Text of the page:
Creating Cooperation through Boundary Spanning Strategies
Edited by Hans Bressers and Kris Lulofs
Chapter 6: Building a New River and Boundary Spanning Governance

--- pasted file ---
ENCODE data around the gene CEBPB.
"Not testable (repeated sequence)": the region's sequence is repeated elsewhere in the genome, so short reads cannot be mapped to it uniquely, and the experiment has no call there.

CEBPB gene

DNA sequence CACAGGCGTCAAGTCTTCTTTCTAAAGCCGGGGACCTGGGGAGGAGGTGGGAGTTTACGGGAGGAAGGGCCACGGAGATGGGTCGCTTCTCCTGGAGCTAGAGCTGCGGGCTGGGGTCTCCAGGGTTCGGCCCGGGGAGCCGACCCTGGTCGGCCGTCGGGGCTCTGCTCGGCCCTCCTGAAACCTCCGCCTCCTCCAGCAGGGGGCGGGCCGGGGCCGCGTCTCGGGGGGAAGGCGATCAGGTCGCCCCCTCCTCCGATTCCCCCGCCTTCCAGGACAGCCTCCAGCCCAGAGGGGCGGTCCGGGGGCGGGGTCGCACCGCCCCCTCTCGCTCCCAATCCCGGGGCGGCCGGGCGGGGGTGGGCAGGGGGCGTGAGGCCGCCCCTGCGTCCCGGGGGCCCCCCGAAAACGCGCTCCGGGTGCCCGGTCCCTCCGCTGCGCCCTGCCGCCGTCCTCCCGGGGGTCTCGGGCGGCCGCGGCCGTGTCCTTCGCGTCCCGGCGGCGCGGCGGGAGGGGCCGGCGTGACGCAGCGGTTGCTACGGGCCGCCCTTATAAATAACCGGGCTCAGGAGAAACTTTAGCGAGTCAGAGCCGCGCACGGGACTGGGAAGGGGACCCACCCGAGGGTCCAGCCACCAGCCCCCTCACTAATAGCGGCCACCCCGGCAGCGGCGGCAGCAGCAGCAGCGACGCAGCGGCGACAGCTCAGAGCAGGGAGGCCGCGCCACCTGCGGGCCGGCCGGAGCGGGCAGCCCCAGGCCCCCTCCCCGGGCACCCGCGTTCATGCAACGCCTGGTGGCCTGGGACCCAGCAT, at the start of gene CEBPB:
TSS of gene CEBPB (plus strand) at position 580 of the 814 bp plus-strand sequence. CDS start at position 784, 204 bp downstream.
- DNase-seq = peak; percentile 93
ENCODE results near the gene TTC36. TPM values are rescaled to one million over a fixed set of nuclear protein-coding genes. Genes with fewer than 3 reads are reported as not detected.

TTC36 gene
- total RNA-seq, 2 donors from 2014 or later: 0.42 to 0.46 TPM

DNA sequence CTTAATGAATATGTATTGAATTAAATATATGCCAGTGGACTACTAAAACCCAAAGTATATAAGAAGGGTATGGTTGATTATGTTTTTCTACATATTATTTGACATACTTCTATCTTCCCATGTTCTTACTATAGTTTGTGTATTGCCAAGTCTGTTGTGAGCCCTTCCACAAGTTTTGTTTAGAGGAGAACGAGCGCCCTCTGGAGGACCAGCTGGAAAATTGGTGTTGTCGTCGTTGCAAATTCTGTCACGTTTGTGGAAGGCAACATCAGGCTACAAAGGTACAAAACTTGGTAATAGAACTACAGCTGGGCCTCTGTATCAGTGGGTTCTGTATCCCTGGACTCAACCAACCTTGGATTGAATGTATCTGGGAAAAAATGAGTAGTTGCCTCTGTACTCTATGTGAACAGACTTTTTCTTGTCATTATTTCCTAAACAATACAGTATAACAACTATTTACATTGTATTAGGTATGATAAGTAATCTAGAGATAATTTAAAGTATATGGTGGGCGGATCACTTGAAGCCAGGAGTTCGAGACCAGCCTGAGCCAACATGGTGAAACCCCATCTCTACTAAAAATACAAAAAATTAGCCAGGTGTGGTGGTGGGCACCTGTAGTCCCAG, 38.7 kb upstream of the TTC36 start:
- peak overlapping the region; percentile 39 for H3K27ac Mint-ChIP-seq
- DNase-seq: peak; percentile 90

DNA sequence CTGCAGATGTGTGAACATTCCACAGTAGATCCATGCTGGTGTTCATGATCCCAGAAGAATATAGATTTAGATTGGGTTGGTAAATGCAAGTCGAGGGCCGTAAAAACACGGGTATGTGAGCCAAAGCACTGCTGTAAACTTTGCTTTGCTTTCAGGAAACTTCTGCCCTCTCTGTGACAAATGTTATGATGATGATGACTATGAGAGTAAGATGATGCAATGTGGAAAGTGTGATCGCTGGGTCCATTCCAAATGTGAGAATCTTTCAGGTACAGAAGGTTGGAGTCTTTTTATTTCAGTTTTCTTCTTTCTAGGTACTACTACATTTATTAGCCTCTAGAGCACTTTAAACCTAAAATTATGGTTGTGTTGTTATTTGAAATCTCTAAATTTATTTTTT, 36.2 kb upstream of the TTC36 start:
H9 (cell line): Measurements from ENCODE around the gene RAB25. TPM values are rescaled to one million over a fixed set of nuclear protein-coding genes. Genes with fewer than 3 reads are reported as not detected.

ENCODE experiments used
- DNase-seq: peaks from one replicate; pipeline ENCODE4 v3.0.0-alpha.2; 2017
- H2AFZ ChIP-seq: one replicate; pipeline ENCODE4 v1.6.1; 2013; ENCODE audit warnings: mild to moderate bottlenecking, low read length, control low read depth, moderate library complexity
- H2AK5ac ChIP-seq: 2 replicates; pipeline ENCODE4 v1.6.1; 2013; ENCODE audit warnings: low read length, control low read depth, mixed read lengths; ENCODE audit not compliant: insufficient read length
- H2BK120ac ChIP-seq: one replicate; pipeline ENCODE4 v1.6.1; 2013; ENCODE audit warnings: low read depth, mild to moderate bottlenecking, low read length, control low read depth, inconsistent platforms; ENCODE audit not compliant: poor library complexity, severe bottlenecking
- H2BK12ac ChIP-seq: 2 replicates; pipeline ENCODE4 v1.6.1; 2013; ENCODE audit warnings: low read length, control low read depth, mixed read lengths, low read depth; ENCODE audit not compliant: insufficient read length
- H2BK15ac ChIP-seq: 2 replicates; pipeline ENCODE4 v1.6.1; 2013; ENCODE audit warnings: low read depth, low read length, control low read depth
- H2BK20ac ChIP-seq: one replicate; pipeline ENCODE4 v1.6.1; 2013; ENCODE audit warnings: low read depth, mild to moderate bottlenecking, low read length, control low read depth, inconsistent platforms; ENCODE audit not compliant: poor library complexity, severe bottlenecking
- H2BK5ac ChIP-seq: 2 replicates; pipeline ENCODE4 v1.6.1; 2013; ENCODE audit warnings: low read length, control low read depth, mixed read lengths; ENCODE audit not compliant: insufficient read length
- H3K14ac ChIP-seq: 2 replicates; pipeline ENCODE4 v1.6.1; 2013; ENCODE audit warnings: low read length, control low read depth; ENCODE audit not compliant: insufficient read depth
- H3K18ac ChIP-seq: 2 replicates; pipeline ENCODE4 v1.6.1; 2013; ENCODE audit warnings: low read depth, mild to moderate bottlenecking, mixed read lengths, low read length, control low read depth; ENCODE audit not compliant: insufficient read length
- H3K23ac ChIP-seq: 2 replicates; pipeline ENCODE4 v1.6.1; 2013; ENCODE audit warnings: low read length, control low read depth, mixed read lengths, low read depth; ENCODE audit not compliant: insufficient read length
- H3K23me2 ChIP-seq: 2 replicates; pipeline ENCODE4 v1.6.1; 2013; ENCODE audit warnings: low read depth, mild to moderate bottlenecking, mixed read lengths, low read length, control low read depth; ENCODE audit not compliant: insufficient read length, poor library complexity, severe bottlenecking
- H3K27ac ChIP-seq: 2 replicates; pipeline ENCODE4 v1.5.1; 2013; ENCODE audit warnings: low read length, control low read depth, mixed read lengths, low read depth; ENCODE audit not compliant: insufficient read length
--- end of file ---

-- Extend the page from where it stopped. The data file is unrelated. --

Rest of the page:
6. Building a new river and boundary spanning governance Hans Bressers, Simone Hanegraaff and Kris Lulofs 6.1 INTRODUCTION On 1 July 2004 the construction of a new stream, 13 km in length in the Dutch province of Overijssel commenced. This was a long-cherished dream of the regional water authority: the stream would help prevent flooding and droughts and would contribute to maintaining and even improving water quality in the system of streams in the countryside, which the new stream would separate from the urban system. The land was originally agricultural or was in private hands, but project developers were active. Constructing the stream thus necessitated changes to the provincial and local authority plans, the operational plans of the railway management company (a railway had to be crossed) and the natural gas authority (pipelines involved), the project developers’ plans and those of the landowners. Moreover, the water authority would be neither able nor willing to bear the 40 million euros cost of the project. Obviously, therefore, a lot of boundary spanning was involved before the water authority could build the Breakthrough, which is why the project is such an excellent case study in this volume. Just as in Chapter 5, this chapter will follow quite closely the framework for analysis of boundary spanning and boundary judgements as stipulated in Chapter 2. In Section 6.2 the storyline of the Breakthrough is told. In Section 6.3 we will explain the course of various phases of the process from the characteristics of the actors...
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